Be Careful What You Wish For
The Consumer Financial Protection Bureau’s pending “five-year lookback” of the qualified mortgage rule may lead to QM being redefined with looser standards. As this month’s cover story explains, these efforts stand to create more options for the mortgage industry, but they will also require lenders and investors to recalibrate the levels and types of credit risks that they’re willing to take.
On the surface, changing QM by lowering the requirements for loans that receive safe harbor protection seems like a classic, “get the government out of the way of business” move. But with seemingly no end in sight to the government conservatorship of Fannie Mae and Freddie Mac, loosening QM has the potential to actually increase the federal government’s involvement and exposure to the mortgage market.
Fannie and Freddie already buy loans that fall outside of the standard QM definition. But because of a temporary provision known as “the patch,” these loans receive QM status because they’re purchased by the GSEs. The same waiver applies for loans that receive government guarantees, such as the Federal Housing Administration insurance program. The QM waiver the GSEs and government loans enjoy isn’t permanent, and is set to expire in 2021, absent an extension or earlier end to the GSE conservatorship.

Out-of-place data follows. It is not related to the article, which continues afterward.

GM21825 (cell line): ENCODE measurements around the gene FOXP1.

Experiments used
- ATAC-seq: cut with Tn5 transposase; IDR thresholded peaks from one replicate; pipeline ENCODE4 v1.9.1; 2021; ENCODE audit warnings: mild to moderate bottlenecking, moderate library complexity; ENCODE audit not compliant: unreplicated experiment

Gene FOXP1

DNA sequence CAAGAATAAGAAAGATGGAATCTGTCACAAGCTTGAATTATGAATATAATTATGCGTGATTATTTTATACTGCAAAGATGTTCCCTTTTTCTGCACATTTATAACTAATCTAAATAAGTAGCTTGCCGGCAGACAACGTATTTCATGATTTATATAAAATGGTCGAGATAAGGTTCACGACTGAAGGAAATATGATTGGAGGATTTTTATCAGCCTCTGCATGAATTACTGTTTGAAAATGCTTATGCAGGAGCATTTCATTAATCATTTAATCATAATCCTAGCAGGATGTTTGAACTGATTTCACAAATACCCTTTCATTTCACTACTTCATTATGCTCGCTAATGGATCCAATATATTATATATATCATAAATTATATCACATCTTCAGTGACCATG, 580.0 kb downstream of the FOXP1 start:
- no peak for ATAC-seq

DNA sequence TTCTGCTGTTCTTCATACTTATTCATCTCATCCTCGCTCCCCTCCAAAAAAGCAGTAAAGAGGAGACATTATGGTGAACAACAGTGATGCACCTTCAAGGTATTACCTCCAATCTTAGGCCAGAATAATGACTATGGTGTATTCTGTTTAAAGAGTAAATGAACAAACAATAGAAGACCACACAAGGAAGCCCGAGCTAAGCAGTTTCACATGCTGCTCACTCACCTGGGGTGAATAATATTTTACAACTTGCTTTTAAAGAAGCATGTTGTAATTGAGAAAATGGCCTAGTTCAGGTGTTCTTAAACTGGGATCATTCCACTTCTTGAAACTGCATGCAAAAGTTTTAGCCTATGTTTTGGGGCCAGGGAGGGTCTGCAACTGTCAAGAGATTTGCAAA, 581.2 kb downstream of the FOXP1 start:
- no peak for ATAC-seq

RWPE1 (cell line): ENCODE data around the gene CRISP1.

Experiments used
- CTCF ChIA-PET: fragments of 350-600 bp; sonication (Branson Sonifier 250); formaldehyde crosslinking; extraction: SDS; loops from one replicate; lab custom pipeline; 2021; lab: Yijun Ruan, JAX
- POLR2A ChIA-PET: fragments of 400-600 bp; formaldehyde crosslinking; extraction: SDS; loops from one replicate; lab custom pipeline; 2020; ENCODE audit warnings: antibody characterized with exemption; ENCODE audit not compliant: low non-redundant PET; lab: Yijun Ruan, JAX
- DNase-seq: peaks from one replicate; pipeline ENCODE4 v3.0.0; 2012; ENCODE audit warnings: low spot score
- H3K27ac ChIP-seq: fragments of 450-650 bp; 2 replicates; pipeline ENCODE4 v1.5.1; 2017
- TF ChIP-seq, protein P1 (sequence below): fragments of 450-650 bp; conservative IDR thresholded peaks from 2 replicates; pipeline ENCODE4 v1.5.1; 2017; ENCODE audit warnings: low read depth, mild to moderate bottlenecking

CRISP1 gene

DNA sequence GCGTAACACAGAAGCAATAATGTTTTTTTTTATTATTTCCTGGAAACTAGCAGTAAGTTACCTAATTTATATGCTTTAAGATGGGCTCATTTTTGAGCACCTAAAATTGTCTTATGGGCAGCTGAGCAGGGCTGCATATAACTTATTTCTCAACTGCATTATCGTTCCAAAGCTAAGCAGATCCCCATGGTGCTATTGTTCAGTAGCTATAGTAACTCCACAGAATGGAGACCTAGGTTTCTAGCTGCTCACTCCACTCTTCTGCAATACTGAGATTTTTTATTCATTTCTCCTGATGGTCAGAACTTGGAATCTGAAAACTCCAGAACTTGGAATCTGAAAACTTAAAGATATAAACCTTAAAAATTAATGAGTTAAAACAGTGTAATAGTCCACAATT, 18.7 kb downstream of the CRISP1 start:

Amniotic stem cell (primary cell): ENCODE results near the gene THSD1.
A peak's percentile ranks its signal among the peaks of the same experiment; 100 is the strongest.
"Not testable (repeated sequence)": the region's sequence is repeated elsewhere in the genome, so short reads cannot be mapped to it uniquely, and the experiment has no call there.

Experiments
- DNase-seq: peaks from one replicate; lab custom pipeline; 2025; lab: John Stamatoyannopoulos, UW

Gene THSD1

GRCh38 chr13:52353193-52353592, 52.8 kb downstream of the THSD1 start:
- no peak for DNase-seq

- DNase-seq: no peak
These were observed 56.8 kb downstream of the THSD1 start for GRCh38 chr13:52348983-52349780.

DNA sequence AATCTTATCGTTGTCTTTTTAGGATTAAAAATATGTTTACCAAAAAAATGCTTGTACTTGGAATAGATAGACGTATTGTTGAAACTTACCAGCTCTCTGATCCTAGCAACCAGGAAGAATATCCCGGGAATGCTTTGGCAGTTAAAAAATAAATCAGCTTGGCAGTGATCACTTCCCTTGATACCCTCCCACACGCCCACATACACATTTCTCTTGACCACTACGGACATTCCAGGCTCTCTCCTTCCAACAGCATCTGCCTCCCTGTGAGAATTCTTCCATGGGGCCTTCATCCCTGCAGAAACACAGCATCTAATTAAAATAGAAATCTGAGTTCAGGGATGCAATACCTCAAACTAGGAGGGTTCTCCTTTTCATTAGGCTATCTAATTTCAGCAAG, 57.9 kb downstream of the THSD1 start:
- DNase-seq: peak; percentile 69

In other words, if any other private secondary market investor were buying these loans, they wouldn’t qualify. As a result, the boundaries of the non- QM market have been set not by the statutory provisions of QM itself, but by Fannie and Freddie’s criteria.
It’s unclear whether relaxing QM would move the standard beyond the current criteria of agency- eligible loans. But if it does, the GSEs will have a choice to make: stick to their existing credit box, and lose market share to a new “private- label QM” market; or open up their credit box even more and leverage “the patch,” to gain an edge over the private market.
The GSEs have been re- establishing their competitive spirit for years now, rolling out new products and tools to help lenders better assess and manage risk. To be sure, much of those efforts have been beneficial to the industry overall and make the originations market safer for all involved.
In any event, the non- QM market, which finally started to come into its own last year, is also in danger of being squeezed by an expanded QM universe. In that case, lenders and investors will have to decide how far down the spectrum of non- QM they’re willing to go in search of profit.
It’s entirely conceivable that with the right tools in place, lower QM standards — and perhaps even lower agency standards — could safely open up the market to more borrowers. But it’s a slippery slope, and one that could easily spin out of control.
Send your comments, questions and story ideas to Editor in Chief Austin Kilgore: email@example.com